Davis has a cocoon-like patio out front with a family-sized table for warmer months. Inside there is a rural European feel. A group of chattering locals at the bar fell silent as we entered and their heads turned in unison to assess our unfamiliar faces. As more of the neighborhood arrived—unannounced but undoubtedly expected—friends shifted along to make space. (With two huge residential tower blocks going up around the corner, they’re about to get an influx of new neighbors, Graham Davis, husband of owner Shoko Davis, pointed out.)
Davis is designed for people who want to drink and eat as much as those who want to eat and drink. Graham and Shoko lived in Europe for five years, where they developed an interest in wine. They continue to travel when time allows, buying bottles for the restaurant along the way. They also work with small, innovative wine importers to garnish an interesting selection of bottles at every price level. As well as the weighty wine list, for example, there is a selection of specials (¥3,000-¥5,000) and a chalk-board of recommended aperitif and wines by the glass. After glasses of champagne (Lenoble Brut Intense, ¥1,260) and crisp Alsatian 2004 Domaine Jux Riesling (¥840), Shoko guided us to a bottle of 2002 Dashe Zinfandel (¥5,250).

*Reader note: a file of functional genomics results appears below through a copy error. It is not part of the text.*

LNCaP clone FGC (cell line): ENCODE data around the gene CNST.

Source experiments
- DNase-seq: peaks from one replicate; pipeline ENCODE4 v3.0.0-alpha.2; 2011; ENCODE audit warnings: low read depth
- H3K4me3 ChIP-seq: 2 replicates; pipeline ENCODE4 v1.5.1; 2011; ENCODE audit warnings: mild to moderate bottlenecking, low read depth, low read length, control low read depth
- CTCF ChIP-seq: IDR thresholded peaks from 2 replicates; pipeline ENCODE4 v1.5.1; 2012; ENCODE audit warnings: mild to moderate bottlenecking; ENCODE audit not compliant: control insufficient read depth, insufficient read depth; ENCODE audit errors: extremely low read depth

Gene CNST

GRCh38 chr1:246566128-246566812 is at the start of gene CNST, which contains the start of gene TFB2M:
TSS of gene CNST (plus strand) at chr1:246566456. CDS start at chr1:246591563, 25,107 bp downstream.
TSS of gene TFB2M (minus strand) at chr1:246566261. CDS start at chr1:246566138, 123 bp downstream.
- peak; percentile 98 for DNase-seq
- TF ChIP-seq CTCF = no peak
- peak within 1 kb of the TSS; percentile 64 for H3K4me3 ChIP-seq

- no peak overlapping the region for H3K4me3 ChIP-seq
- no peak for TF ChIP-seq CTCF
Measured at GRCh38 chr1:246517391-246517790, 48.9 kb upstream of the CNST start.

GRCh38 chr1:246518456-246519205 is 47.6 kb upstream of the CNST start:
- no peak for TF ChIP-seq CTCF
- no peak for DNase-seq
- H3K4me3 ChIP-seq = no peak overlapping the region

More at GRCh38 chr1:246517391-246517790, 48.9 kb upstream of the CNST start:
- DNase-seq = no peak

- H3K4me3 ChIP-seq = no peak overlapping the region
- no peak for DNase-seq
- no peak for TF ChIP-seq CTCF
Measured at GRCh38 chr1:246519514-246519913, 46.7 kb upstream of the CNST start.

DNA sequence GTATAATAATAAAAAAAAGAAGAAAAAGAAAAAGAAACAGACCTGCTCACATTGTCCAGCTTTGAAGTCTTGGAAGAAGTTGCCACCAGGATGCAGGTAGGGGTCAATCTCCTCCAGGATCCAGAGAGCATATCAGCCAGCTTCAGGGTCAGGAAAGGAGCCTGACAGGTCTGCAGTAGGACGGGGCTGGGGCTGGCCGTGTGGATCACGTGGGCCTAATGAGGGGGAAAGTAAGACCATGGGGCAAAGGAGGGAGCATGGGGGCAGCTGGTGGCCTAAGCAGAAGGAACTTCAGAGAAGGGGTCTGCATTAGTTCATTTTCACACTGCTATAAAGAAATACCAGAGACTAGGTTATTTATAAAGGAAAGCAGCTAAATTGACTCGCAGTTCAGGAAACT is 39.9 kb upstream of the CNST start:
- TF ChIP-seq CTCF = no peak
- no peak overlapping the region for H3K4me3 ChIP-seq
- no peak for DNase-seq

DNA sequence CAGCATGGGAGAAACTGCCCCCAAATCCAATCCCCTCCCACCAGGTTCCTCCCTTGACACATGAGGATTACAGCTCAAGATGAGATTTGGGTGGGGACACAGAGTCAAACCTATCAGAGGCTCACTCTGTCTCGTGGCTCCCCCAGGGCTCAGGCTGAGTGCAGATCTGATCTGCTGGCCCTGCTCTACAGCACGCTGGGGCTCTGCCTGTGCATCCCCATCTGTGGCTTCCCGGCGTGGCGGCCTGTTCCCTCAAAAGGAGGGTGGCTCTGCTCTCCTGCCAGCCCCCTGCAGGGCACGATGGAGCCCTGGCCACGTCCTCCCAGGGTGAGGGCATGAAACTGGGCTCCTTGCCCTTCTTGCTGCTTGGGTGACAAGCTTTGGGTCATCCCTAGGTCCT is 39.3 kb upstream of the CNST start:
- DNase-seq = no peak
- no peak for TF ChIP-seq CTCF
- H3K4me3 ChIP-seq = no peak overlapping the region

We paired the white wine with lightly grilled yellowtail salad (¥1,575). The grilling gave the tasty sashimi a sharp edge, accented with finely chopped onions and green peppers in olive oil. Such simplicity was evident in all our dishes, such as tagliatelli with porcini mushrooms and pancetta (¥1,680). Shoko develops the European-style menu with the chef, Mr. Kobayashi, and they use seasonal ingredients and regional Japanese produce, such as oysters and pork.
It’s clear why Davis had such a loyal local following (and it’s not because once you’re in Takanawa there’s no way out). It’s smart but unpretentious, and without question excellent value. Predictions of its demise were premature, and we look forward to its next seven years with enthusiasm.